Sciatica During Pregnancy: What Expectant Mothers Need to Know
If you're experiencing pain in your buttocks or legs, your baby might be lying on your sciatic nerve. This condition, called sciatica, is relatively common while expecting, and it’s usually not cause for concern. Here’s what you need to know about sciatica during pregnancy, with tips for relieving the pain.
What Causes Sciatica in Pregnancy?
During the second and third trimester, your baby's head may rest heavily on the sciatic nerve, which is the largest and longest nerve in your body. About the width of a thumb, it starts in the lower part of the spinal canal then splits to run down through your pelvic area, through each buttock and thigh, and along each leg to your feet.
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When your baby presses on the sciatic nerve, you might experience pain, numbness, and/or tingling (called sciatica). It usually begins deep in the buttocks and radiates down the back of your legs.
What Does Sciatica Pain Feel Like?
Some people describe sciatica as an intense pain that radiates from one buttock down the back of that leg. Other women have more generalized hip pain, probably due to the softening and shifting of pelvic bones and the pressure of the heavier uterus. Descriptions of sciatica include tingling, burning, prickling, or stabbing pain that may be present all the time or come and go.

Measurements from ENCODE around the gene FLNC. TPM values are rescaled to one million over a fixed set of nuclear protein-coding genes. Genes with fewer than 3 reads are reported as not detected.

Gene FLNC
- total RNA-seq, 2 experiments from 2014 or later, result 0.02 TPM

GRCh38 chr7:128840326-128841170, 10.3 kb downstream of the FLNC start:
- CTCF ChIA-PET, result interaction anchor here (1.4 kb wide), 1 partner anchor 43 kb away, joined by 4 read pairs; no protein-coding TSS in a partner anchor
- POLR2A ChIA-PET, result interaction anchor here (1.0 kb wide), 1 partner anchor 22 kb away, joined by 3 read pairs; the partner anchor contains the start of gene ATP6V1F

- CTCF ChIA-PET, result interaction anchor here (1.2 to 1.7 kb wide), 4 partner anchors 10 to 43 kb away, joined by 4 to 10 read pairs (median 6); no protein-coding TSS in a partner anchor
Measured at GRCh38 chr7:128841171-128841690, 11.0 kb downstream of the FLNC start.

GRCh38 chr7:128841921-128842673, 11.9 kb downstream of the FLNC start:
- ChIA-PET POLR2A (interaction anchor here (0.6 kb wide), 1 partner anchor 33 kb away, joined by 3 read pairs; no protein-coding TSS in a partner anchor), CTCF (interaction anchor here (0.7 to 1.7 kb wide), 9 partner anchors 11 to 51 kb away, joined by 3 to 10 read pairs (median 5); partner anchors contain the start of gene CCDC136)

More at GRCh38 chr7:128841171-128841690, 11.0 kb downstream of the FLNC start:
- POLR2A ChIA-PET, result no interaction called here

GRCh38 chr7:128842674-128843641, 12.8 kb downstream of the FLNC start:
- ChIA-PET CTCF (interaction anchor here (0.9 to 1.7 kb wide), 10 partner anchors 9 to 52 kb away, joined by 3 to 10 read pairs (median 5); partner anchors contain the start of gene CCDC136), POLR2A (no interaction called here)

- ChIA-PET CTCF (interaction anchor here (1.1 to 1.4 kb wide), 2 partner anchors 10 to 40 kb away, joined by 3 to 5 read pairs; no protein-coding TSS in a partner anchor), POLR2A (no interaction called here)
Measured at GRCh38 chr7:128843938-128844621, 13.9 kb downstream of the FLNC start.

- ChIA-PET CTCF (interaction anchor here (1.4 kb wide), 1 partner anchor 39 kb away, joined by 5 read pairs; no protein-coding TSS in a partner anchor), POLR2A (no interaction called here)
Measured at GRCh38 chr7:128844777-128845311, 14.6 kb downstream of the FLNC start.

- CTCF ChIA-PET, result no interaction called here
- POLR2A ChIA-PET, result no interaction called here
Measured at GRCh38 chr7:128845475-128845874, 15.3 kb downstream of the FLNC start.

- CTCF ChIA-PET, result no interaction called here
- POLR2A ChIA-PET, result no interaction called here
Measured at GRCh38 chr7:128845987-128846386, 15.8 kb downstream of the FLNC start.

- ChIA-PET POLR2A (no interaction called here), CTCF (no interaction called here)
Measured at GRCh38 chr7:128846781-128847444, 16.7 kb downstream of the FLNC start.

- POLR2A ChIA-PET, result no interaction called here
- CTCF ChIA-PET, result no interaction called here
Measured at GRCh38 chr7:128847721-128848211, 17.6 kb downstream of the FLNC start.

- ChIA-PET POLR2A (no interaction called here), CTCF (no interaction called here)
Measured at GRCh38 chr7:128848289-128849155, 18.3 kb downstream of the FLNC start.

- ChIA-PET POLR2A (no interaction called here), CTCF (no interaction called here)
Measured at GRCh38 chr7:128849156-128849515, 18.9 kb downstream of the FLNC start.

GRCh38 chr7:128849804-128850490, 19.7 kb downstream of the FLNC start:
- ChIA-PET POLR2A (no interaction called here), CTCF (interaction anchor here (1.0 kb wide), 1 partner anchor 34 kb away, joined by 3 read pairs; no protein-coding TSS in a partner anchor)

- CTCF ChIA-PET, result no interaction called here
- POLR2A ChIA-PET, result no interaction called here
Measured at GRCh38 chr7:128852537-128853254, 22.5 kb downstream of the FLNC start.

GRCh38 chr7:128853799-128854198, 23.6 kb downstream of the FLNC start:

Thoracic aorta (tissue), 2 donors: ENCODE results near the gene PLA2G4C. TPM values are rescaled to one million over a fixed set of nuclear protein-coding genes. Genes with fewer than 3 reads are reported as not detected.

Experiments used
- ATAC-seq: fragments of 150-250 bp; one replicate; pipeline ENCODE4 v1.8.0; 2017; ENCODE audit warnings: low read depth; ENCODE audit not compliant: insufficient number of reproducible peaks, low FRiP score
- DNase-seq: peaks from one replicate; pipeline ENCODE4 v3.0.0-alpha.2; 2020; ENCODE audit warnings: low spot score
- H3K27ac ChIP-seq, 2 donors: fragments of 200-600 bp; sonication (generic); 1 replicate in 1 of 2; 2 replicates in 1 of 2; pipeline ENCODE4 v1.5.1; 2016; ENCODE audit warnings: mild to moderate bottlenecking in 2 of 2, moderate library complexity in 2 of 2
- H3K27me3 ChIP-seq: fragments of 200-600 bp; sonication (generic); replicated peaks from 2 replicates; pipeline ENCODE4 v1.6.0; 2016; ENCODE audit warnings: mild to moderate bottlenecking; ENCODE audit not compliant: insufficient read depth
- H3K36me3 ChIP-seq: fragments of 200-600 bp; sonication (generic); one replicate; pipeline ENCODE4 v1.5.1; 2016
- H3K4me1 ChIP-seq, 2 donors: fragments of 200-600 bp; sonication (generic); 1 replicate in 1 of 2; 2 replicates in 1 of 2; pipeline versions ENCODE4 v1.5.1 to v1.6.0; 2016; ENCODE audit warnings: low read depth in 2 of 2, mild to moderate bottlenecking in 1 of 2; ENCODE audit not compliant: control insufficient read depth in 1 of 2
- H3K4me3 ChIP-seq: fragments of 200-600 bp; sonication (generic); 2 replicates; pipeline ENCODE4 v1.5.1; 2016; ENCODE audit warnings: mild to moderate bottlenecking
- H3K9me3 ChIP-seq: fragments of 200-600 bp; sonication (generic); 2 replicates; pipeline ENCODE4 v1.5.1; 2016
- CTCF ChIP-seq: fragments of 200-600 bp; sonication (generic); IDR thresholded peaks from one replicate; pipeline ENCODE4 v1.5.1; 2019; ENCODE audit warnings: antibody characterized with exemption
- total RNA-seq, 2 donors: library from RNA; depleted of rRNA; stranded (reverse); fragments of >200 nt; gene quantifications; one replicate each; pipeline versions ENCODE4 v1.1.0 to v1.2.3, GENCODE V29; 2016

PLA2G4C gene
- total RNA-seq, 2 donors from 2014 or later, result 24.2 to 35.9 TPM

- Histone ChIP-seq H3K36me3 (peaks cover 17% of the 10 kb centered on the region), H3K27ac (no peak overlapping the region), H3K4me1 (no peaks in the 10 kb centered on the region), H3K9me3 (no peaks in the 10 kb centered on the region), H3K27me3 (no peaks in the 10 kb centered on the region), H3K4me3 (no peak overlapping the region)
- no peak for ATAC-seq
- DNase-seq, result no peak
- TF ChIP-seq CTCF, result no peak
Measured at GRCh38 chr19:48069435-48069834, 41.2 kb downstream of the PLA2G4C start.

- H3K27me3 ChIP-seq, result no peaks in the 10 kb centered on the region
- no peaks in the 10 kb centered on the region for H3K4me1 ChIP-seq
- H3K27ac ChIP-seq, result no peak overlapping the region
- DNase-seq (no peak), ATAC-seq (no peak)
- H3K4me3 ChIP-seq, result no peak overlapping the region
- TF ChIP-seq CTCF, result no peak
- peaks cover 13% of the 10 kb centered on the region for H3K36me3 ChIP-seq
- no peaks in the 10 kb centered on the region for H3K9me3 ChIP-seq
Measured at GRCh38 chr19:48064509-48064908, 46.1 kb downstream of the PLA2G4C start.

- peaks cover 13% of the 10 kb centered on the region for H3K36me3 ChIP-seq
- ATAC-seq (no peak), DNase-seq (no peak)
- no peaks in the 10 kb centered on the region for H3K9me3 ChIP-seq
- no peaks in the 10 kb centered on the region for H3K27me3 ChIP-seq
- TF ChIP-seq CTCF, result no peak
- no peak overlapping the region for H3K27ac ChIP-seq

Sciatica pain can be so intense at times that it incapacitates you. It can also make sleeping on your side especially difficult—although this is usually the preferred sleep position during pregnancy. If that's the case, sleep in whatever position makes you comfortable.
How to Ease Sciatica Pain
As the baby shifts position, sciatica will disappear as quickly as it came. In the meantime, try using a heating pad or sitting in a warm tub. You can also ice the area several times a day as soon as the pain hits. Stretching exercises that focus on the lower back, buttock, and hamstring muscles can reduce discomfort—as can swimming or walking.
Should I See a Doctor?
Sciatica is usually not a cause for concern, though you should tell your healthcare provider about it during your next prenatal visit. For persistent pain, your practitioner may recommend acetaminophen.